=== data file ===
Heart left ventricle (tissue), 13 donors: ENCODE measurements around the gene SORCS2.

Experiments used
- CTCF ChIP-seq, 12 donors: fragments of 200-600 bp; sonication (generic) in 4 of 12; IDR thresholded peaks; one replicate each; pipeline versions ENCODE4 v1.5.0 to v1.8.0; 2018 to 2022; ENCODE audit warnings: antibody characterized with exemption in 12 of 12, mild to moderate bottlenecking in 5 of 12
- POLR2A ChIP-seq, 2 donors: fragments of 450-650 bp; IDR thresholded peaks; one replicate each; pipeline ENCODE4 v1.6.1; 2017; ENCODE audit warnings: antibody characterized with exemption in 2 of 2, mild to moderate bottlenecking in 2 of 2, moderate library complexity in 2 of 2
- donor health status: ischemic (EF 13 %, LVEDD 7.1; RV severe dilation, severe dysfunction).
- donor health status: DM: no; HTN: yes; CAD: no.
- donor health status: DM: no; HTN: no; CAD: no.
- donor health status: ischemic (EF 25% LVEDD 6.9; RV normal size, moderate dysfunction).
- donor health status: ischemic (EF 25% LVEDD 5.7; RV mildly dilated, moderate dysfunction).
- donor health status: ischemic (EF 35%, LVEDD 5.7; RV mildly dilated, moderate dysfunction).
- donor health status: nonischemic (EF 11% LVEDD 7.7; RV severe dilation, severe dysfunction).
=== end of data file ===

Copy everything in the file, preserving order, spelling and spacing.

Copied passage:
Heart left ventricle (tissue), 13 donors: ENCODE measurements around the gene SORCS2.

Experiments used
- CTCF ChIP-seq, 12 donors: fragments of 200-600 bp; sonication (generic) in 4 of 12; IDR thresholded peaks; one replicate each; pipeline versions ENCODE4 v1.5.0 to v1.8.0; 2018 to 2022; ENCODE audit warnings: antibody characterized with exemption in 12 of 12, mild to moderate bottlenecking in 5 of 12
- POLR2A ChIP-seq, 2 donors: fragments of 450-650 bp; IDR thresholded peaks; one replicate each; pipeline ENCODE4 v1.6.1; 2017; ENCODE audit warnings: antibody characterized with exemption in 2 of 2, mild to moderate bottlenecking in 2 of 2, moderate library complexity in 2 of 2
- donor health status: ischemic (EF 13 %, LVEDD 7.1; RV severe dilation, severe dysfunction).
- donor health status: DM: no; HTN: yes; CAD: no.
- donor health status: DM: no; HTN: no; CAD: no.
- donor health status: ischemic (EF 25% LVEDD 6.9; RV normal size, moderate dysfunction).
- donor health status: ischemic (EF 25% LVEDD 5.7; RV mildly dilated, moderate dysfunction).
- donor health status: ischemic (EF 35%, LVEDD 5.7; RV mildly dilated, moderate dysfunction).
- donor health status: nonischemic (EF 11% LVEDD 7.7; RV severe dilation, severe dysfunction).